Plaintiff Uptown Fruit Ranch failed to establish by a preponderance of evidence that the final administrative decision of the FCS was not supported by substantial evidence or that the FCS's sanction of permanent disqualification was arbitrary and capricious. This Court, after de novo review of all the relevant evidence, hereby affirms the FCS's administrative determination that the Uptown Fruit Ranch shall be permanently disqualified from participation in the Food Stamp Program for trafficking in food stamp coupons. This Court hereby dissolves the temporary stay of the final administrative decision as of September 25, 1995. The Court has used this date to allow for an orderly permanent disqualification of the Uptown Fruit Ranch from the Food Stamp Coupon Program. This Court does not believe that a stay of the disqualification order pending any potential appeal of this order is appropriate. The September 25, 1995, disqualification effective date, however, will give the Uptown Fruit Ranch time to seek a stay from the Seventh Circuit Court of Appeals if it believes such a motion is appropriate.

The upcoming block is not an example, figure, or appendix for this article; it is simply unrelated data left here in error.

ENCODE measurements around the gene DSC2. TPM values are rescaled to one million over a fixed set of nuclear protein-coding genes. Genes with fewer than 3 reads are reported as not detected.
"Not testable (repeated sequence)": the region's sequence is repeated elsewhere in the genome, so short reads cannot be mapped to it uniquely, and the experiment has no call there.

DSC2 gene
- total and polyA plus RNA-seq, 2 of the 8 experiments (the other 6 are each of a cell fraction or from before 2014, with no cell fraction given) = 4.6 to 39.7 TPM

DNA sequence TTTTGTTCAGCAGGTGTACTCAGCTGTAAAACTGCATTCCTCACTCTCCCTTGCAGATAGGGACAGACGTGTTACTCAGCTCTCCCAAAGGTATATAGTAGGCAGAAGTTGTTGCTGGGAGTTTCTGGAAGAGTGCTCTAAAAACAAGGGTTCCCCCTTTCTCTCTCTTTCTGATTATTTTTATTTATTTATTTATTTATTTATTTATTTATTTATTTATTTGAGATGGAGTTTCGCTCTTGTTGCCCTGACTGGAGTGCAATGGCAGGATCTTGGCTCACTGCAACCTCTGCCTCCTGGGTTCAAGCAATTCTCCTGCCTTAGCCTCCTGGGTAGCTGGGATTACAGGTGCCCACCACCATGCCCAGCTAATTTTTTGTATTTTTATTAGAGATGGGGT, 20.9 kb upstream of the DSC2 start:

The Clerk of the Court is directed to enter judgment for the defendant United States of America and against plaintiff J&M Food Store, Inc., doing business as the Uptown Fruit Ranch. This case is hereby dismissed with prejudice with the parties to bear their own costs.
United States District Judge
September 8, 1995